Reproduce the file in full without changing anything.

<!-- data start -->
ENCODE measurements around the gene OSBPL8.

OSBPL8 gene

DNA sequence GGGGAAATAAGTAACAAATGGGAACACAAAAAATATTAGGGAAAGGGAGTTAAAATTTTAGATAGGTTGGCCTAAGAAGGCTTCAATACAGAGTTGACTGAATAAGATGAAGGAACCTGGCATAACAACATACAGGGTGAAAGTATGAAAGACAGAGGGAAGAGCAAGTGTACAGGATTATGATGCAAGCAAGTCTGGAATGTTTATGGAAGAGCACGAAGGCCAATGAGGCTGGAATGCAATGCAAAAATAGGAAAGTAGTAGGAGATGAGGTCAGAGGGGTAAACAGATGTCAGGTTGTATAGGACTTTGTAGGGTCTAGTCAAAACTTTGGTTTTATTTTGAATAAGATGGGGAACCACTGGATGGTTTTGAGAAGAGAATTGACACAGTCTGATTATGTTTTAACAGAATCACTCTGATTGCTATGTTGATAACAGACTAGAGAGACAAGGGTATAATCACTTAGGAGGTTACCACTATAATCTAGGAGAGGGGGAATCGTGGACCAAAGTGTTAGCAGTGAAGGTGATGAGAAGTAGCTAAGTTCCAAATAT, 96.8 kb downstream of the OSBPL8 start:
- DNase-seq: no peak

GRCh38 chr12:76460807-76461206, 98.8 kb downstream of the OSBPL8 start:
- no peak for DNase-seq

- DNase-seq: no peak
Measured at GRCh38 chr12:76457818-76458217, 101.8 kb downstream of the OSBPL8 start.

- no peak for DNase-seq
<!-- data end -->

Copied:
ENCODE measurements around the gene OSBPL8.

OSBPL8 gene

DNA sequence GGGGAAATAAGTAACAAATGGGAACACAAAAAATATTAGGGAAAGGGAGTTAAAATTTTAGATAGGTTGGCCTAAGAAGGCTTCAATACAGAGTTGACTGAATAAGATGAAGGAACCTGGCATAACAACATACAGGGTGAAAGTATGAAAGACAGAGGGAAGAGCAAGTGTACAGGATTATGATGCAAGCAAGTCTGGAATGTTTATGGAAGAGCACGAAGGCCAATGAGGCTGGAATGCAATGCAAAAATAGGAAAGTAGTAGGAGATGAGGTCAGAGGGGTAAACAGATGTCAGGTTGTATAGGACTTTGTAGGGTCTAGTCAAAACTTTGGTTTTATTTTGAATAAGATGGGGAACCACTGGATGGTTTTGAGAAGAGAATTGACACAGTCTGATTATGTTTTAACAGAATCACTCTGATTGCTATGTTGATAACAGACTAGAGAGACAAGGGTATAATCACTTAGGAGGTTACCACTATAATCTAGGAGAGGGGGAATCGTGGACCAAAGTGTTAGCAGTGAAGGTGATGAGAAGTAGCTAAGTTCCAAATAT, 96.8 kb downstream of the OSBPL8 start:
- DNase-seq: no peak

GRCh38 chr12:76460807-76461206, 98.8 kb downstream of the OSBPL8 start:
- no peak for DNase-seq

- DNase-seq: no peak
Measured at GRCh38 chr12:76457818-76458217, 101.8 kb downstream of the OSBPL8 start.

- no peak for DNase-seq